"The most dramatic change in the pubs in the United Kingdom is that they are increasing their facilities for children and becoming more family oriented," says Egon Ronay.
A well-known writer of British guides, Ronay is also the author of "The Guinness Pub Guide." Queried recently, he picked six pubs from his "top choices" in the British Isles. The first was chosen because it is an excellent example of an East End pub; the others earned stars for good food, and also provide overnight accommodations and welcome families.
* Fox & Anchor, 115 Charterhouse St., London. Located near the centuries-old Smithfield meat market, it serves hearty breakfasts washed down by pints of beer, and grilled and cold meats in a friendly atmosphere.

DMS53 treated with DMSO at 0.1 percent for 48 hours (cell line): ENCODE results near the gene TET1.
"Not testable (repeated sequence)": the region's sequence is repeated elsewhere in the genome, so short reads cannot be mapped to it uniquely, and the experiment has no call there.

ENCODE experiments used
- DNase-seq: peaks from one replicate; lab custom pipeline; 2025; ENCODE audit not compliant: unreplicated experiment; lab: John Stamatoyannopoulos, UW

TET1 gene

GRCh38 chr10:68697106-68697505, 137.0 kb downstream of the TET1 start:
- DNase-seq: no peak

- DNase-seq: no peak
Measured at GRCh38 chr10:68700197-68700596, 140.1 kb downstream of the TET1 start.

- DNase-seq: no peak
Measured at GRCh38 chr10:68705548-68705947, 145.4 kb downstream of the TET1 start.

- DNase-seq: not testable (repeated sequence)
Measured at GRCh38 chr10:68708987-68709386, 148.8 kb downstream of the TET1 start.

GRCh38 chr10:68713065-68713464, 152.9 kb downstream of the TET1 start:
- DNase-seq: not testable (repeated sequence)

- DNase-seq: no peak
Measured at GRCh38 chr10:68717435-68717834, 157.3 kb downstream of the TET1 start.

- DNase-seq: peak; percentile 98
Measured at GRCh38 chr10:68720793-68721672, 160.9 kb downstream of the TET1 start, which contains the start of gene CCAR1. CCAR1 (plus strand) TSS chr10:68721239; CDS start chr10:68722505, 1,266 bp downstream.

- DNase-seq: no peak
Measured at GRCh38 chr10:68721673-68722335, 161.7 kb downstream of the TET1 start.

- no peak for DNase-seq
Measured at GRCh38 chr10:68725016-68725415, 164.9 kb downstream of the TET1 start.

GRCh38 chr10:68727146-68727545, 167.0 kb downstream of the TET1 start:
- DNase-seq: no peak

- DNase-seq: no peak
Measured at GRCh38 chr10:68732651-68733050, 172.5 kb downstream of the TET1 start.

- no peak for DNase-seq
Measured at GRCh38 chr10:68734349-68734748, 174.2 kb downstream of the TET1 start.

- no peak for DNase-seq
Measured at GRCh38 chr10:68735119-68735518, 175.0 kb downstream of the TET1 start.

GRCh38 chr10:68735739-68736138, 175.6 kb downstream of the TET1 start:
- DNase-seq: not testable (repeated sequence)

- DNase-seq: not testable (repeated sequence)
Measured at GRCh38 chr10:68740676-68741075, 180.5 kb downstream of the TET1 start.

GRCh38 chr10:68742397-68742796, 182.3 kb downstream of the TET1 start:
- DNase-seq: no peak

* Fox Inn, Ansty near Dorchester, Dorset. Described as a "splendid village pub" with spacious bedrooms, it was named "Pub of the Year" by Ronay in 1980.
* Greyhound Inn, Staple Fitzpaine near Taunton, Somerset. Ivy-clad, it offers a warm welcome and "exceptional" cooking. Winner of his 1981 Pub of the Year prize.
* Harcourt Arms, Stanton Harcourt near Eynsham, Oxfordshire. Known for its seafood and "some lovely puddings." There are 10 bedrooms and private baths, a patio and garden, but children under 10 are not accepted as overnight guests.
* West Loch Hotel at Loch Fyne, Tarbert, Scotland. Features an impressive selection from smoked mackerel pate' to French-style fish stew and game pie.
* Skirrid Inn, Llanfihangel Crucorney, Gwent, Wales. This ancient pub (dating from 1110) has a long history, some of it macabre: In its early years a court held sessions upstairs and 183 persons were hanged in the stairwell. The menu is lengthy, the meals are "smashing," and the bedroom is enormous.